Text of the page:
Guest Opinion
Fisher: Sales-tax change is a gift, not an incentive
By Peter Fisher, Resarch Director

PDF — as published October 22, 2015, by The Des Moines Register



The massive property tax break for commercial and industrial policy enacted in 2013 has been touted as the largest tax cut in state history. You might think that the business community would take that and be satisfied for a while. You would be wrong.

This year Iowa businesses petitioned the Department of Revenue to make a rule change that would produce another huge tax savings for manufacturers, this time through the sales tax law. This measure failed to pass the Legislature in 2013, so they hoped to get what they wanted by administrative fiat.

They succeeded. The Iowa Department of Revenue issued a rule last month changing the definition of what qualifies for a sales tax exemption. The rule change comes with a price tag of $40 million or more each year (they don’t really know how much). Whether that includes gift wrapping was not clear.

Supporters defend the rule as a necessary clarification because the current rule is ambiguous and results in appeals and complaints. The obvious response by Revenue would have been to clarify the rule to codify the definitions as the department has applied them for the past decade or two. Cost to the state treasury? Zero.

Then, if legislators really wanted to expand the definition, they could do so with new law.

Instead, Revenue chose to “clarify” the rule by expanding definitions of exempt sales to include millions of dollars of expenditure that for years has been subject to sales tax. The result is a huge loss in annual revenue to the state treasury at a time when we have been told that the state “can’t afford” funds for public education, or to keep community college and university tuition in check, or to fully fund natural resource programs.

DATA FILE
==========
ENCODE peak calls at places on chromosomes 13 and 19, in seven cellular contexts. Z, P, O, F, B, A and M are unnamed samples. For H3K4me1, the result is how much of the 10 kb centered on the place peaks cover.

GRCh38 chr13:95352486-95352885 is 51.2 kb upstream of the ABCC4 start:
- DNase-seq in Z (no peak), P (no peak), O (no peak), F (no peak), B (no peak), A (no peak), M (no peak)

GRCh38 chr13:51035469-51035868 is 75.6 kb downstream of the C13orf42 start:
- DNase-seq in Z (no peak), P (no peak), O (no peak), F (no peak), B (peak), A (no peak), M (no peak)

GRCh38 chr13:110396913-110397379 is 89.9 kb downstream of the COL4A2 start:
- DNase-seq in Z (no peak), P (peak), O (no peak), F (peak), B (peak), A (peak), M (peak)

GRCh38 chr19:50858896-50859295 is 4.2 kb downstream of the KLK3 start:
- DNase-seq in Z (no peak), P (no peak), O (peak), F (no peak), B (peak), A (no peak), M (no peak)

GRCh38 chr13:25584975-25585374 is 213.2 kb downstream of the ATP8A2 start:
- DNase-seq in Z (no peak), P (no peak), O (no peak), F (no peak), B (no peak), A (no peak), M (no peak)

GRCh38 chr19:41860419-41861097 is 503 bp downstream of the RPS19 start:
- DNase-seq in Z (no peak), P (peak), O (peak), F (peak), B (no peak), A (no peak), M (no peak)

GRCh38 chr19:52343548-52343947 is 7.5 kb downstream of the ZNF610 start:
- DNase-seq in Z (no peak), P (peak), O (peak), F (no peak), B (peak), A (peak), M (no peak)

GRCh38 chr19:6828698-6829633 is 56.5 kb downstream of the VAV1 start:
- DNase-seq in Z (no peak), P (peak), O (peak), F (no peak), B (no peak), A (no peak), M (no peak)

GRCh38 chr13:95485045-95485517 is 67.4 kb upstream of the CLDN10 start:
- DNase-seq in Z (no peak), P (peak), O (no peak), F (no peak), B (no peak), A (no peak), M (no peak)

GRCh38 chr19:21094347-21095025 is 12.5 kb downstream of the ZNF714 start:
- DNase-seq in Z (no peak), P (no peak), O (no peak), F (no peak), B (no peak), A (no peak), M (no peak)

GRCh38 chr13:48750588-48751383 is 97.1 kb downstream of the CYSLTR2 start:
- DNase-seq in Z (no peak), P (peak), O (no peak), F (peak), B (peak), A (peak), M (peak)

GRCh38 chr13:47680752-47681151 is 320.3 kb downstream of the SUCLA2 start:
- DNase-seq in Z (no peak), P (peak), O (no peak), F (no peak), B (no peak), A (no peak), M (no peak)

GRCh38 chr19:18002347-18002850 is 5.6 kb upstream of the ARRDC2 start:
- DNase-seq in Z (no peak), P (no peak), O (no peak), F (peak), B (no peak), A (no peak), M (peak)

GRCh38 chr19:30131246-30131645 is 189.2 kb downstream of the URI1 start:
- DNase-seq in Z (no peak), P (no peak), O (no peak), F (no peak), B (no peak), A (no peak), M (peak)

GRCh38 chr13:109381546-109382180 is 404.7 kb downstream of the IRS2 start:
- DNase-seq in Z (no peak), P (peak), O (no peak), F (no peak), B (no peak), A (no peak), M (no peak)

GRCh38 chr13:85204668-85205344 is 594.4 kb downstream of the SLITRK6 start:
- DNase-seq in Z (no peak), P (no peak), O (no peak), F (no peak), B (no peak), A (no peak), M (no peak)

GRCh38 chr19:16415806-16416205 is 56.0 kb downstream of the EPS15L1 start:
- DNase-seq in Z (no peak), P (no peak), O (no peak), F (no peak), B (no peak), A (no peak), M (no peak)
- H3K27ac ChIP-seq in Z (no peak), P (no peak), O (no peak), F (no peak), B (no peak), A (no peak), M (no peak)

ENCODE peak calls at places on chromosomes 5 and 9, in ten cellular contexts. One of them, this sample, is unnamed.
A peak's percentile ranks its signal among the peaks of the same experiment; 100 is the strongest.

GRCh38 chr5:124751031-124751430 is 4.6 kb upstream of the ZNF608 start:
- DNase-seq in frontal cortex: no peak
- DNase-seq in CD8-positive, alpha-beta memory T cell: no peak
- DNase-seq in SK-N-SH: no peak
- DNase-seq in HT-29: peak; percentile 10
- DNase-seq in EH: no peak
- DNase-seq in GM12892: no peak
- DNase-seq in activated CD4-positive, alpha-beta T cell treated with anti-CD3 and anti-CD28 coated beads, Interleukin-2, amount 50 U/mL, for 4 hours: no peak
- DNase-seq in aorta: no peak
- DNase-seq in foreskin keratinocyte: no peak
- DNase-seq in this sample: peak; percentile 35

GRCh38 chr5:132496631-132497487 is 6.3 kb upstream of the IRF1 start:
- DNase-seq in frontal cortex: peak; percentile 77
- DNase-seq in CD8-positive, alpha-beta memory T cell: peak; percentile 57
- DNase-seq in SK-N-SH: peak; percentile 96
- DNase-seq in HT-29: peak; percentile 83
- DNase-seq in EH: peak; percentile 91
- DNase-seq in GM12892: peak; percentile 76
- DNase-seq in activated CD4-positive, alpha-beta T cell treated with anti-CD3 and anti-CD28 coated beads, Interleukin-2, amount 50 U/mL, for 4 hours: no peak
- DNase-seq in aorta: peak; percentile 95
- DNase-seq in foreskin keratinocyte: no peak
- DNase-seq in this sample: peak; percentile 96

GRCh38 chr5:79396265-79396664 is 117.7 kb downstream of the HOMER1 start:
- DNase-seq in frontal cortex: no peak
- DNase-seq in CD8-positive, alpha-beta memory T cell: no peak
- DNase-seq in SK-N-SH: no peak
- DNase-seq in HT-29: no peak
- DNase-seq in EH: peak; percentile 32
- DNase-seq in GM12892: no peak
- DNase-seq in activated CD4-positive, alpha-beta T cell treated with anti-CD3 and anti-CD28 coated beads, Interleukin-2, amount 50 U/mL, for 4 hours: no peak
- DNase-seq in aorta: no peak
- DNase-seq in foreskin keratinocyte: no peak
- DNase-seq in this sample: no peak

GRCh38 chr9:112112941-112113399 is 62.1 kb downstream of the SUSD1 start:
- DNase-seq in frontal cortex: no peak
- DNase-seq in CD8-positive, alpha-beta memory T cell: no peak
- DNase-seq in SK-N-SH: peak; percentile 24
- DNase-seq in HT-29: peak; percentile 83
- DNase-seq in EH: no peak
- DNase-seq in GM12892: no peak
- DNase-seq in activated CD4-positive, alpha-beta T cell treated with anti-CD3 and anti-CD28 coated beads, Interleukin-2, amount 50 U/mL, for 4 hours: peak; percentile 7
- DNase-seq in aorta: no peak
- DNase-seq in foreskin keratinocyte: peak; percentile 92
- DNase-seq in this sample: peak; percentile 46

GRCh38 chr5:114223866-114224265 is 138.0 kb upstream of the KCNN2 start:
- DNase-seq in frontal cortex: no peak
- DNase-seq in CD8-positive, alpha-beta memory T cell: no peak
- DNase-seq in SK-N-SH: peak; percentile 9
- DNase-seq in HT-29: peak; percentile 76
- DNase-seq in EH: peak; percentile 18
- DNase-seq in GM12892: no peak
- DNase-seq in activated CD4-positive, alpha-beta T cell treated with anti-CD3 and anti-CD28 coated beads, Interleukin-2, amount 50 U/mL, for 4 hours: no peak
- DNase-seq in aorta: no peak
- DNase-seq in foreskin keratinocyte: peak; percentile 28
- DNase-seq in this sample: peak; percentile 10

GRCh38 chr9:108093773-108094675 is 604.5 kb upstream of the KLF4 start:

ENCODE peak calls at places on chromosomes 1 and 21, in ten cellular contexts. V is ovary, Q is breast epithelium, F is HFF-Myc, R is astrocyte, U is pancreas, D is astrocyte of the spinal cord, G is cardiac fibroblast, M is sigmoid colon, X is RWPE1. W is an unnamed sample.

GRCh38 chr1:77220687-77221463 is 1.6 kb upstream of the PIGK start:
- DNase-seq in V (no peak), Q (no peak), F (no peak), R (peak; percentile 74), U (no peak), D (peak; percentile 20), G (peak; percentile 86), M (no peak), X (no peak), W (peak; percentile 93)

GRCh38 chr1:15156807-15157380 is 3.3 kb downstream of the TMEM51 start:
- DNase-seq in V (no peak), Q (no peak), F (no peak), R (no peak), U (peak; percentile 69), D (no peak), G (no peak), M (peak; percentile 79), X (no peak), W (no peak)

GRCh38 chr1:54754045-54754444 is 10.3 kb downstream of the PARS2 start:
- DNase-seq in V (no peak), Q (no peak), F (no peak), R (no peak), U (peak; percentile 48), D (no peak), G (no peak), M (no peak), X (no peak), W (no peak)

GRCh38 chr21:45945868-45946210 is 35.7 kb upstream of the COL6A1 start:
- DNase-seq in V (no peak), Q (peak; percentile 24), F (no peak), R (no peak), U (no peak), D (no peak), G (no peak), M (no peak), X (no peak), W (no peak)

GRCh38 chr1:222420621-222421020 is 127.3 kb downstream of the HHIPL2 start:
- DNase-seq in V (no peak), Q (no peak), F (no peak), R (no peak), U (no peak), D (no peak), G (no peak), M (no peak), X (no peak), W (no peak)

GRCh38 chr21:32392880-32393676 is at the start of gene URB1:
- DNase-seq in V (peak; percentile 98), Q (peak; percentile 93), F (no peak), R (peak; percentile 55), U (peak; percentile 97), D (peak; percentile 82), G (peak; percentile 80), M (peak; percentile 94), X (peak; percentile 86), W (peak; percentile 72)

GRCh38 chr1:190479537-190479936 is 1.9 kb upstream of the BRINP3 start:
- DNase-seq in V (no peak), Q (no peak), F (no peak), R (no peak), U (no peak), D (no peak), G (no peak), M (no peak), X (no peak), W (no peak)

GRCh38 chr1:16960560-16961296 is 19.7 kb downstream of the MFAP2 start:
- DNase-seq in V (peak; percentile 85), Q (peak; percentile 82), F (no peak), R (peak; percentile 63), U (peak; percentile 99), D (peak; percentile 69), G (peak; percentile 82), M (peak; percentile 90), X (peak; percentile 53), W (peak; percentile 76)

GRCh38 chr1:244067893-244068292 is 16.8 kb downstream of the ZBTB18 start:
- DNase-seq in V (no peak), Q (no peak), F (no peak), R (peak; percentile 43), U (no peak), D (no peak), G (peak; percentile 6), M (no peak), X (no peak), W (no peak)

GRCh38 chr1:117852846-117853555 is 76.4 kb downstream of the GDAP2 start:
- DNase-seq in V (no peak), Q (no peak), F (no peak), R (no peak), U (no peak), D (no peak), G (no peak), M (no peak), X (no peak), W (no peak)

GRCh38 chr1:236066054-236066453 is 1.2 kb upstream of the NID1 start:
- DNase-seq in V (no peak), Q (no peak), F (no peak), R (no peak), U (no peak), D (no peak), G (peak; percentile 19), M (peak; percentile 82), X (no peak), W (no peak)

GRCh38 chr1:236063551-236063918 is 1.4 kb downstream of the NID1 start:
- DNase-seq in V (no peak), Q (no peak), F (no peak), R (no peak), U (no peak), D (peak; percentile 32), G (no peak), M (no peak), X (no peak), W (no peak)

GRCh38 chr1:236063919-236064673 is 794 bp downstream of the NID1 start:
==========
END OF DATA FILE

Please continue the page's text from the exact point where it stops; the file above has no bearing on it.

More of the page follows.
Iowa does not need this tax break to be “competitive.” Two recent studies by accounting firms find Iowa’s total state and local taxes on business are either exactly average (Ernst and Young) or below average (Anderson Economic Group).

Besides, decades of research has shown that state and local taxes have little effect on business location decisions. This change will have no more effect than a “6 Percent Off Sale.” And it’s not even 6 percent on everything in the store, but more like 6 percent off on the stuff in Aisle 6, top shelf. No one would show up.

Yet we are supposed to believe this is going to attract manufacturers to Iowa?

As for businesses already here, don’t expect them to add jobs. The only reason a manufacturer hires more people is to produce and sell more products. Nothing in this tax break increases the demand for the products of Iowa manufacturers.

Then there is alarm about “double taxation.” Some manufacturing inputs are taxed twice, first when purchased, and the second time when the finished product is sold. Is this really a big problem for the people of Iowa? To eliminate a tiny share of sales tax, should we cut school spending by millions of dollars? Let’s get real.

This tax break is not an incentive; it is a gift to business. And Iowa’s children will pay for it as we cut once again into revenues needed to support public education. The most important thing a state can do to improve the long-run prospects for its residents is to increase investments in public education, from preschool through colleges and universities. This tax break is a choice to underfund that investment once again, threatening the prosperity of future generations.

peterfisherphoto
Peter S. Fisher, an economist and professor emeritus of Urban and Regional Planning at the University of Iowa, is research director of the nonpartisan Iowa Policy Project in Iowa City. Contact: pfisher@iowapolicyproject.org